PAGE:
The Thirty Minute Blogger

Exploring Books and the Writer's Life, Faith and Works, Culture and Pop Culture, Space Science and Science Fiction, Technology and Nostalgia, Parenting and Childhood, Health: Physical and Emotional ... All Under the Iron Hands of the Clock and That 30 Minute Deadline

Tuesday, April 24, 2012

Opinion Piece, "Requiem for a Spaceship" Presents a Darker Future for NASA Than Is Sensible Given Its History: NASA Heavy Lift

On Monday, a syndicated columnist for the Washington Post provided a litany of laments for the American space program as Shuttle Discovery was retired. He stated the mothballing of the shuttle fleet was a sign of American decline as we timidly backed away from the high frontier. Well, not quite. We are in the awkward tween years, that disappointing time when one system is set aside and another is developed. The last time this happened, between Apollo (cancelled too soon) and the shuttle program, the lapse ran for nine long years. This down time occurs largely because politicians who control the purse strings and their constituents back home are unwilling to run two programs concurrently or to allow them to overlap. Such a generous budget has never been provided for NASA, despite the job opportunities such budgeting would provide and the retention of valuable, skilled, knowledgeable employees it would allow the agency to retain. That is a sad fact, but it is hardly a backing away from a future in human spaceflight for the United States, as the commentator implies.

With the cancellation of the Constellation program in 2010 (already over budget, but angering for those who voted for the President and are huge supporters of human spaceflight), the program shifted to a somewhat nebulous goal, that is true. But it did not see the end of heavy lift spacecraft development as the above video shows. The commentator does make a good point in stating that the chances of success depend largely on Congress's continued funding and the support of future presidents, so the end point is uncertain. Such is always the case for NASA however and great things have been and will continue to be accomplished.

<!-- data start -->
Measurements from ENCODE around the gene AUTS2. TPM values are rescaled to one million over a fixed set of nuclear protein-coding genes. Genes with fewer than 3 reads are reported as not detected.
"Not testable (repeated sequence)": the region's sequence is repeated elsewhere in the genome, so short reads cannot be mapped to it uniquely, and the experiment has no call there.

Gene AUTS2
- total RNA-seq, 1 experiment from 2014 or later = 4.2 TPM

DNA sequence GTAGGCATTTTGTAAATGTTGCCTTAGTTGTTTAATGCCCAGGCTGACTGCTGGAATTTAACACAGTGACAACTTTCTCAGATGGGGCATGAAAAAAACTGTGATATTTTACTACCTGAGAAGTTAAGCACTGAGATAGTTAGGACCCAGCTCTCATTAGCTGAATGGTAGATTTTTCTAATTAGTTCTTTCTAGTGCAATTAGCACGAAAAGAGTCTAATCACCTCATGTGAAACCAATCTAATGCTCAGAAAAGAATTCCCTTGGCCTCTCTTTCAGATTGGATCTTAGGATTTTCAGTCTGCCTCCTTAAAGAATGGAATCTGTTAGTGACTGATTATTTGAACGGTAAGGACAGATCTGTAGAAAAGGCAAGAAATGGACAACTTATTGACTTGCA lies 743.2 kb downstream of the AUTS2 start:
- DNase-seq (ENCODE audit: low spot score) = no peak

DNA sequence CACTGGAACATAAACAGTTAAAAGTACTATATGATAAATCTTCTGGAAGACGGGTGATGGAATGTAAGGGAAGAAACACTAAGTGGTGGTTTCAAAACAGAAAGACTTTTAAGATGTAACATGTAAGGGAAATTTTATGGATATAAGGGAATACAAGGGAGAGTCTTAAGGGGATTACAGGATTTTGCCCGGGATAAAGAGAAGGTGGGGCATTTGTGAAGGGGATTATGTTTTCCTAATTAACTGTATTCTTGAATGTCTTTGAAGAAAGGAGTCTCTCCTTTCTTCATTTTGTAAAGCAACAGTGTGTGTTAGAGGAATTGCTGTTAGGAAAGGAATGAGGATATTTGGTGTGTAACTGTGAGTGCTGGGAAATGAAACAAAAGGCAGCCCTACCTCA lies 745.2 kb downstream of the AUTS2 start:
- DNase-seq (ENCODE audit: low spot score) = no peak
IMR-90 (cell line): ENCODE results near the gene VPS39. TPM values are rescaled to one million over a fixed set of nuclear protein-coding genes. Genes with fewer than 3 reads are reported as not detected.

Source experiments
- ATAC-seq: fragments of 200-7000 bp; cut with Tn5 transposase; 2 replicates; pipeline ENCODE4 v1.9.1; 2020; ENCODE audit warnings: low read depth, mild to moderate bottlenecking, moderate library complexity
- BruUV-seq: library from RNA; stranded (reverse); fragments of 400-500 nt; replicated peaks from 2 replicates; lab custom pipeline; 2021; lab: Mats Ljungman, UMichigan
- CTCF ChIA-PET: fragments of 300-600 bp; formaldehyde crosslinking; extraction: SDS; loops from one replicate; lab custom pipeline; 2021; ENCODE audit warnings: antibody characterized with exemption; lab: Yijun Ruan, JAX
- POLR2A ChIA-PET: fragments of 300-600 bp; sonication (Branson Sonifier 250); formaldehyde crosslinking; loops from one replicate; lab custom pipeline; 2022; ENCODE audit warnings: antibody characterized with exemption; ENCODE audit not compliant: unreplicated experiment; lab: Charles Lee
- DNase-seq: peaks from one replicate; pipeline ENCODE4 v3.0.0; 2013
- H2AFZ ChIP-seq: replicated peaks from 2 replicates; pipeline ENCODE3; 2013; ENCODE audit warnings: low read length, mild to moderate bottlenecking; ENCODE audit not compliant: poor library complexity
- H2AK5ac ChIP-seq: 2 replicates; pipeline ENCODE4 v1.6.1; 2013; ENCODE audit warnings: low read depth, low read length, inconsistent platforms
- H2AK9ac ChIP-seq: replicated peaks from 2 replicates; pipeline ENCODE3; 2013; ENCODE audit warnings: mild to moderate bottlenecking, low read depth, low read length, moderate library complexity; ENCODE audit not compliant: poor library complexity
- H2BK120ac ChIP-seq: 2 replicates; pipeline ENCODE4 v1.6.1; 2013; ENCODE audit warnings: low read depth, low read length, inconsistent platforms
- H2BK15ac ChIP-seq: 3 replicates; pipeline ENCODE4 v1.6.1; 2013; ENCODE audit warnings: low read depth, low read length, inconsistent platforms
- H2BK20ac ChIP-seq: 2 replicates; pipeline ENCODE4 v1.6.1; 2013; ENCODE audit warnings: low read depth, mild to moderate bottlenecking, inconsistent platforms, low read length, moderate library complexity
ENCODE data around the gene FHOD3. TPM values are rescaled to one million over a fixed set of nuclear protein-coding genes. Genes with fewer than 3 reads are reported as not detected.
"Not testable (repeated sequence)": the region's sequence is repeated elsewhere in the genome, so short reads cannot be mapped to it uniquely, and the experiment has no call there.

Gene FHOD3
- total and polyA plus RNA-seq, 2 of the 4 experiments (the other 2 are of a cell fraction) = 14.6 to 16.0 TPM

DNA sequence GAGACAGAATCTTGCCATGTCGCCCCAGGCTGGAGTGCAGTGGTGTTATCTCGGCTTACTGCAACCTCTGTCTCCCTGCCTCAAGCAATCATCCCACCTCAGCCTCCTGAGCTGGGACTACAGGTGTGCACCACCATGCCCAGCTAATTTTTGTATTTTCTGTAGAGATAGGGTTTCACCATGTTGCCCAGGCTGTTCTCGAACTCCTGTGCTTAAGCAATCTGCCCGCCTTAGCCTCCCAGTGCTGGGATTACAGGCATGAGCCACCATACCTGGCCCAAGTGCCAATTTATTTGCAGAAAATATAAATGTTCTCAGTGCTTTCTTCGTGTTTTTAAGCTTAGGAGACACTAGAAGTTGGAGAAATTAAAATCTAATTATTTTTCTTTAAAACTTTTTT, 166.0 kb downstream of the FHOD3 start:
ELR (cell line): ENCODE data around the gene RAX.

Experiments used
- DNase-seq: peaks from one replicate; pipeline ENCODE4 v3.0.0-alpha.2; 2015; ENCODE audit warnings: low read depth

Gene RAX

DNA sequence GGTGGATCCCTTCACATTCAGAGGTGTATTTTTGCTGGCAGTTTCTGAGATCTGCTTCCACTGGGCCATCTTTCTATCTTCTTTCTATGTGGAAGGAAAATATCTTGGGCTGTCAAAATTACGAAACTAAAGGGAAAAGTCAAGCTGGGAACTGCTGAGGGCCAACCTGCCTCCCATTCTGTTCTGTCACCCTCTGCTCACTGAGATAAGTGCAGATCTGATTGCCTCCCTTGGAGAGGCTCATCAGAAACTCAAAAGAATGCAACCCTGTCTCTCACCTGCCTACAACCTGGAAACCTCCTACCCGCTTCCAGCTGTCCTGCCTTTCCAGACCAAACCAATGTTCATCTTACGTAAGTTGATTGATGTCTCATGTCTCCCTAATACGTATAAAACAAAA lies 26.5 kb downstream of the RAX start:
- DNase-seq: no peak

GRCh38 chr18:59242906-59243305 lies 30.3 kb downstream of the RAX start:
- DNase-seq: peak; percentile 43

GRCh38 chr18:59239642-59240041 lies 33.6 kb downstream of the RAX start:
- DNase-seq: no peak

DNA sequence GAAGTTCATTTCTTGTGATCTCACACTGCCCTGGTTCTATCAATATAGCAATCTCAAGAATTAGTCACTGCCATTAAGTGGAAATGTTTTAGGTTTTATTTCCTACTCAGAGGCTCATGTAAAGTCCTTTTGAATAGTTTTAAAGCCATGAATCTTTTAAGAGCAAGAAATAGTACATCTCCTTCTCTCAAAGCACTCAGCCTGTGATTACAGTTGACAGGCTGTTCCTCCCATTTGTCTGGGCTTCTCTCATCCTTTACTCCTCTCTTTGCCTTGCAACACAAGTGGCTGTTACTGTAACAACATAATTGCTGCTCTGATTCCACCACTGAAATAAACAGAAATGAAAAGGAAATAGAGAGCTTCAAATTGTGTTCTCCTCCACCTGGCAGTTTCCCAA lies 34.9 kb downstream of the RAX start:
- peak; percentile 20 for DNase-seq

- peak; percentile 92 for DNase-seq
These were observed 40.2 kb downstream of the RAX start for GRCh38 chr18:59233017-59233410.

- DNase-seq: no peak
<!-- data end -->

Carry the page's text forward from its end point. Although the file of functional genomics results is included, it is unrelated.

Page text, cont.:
This commentator dismisses out of hand the idea that private industry can create and operate a system complex enough to return humanity to space themselves. However, SpaceX is a few weeks away (a week-long delay has just been announced to complete testing on docking programming) from launching their Dragon space capsule to the International Space Station. This capsule is capable of delivering supplies. It is also designed to carry a maximum crew of 7 into space and is intended to leave low earth orbit, a trick to shuttles, for all their sophistication, could not accomplish.

Yes, we have lost jobs with the closing of the shuttle program. But, there are crews at Boeing creating the future crew capsule for NASA and others working out the components for the heavy lift rocket to take it deeper into space than we have gone before.

Have we ceded the Moon to the Chinese, as the author of this article states? Not necessarily. Only time will tell. There has been strong push back against leaving the moon behind. Politicians may yet change their minds and the new rocket system, capable of reaching asteroids, will certainly be capable to returning to the moon.

Yes we are in the painful, troublesome in between years. But with private industry and NASA both striving the create crew capable craft, it may be that we won't have to wait 9 years to see American rocketry take us back to the high frontier. I don't think we have to be quite so pessimistic as the commentator would have us believe we should be.

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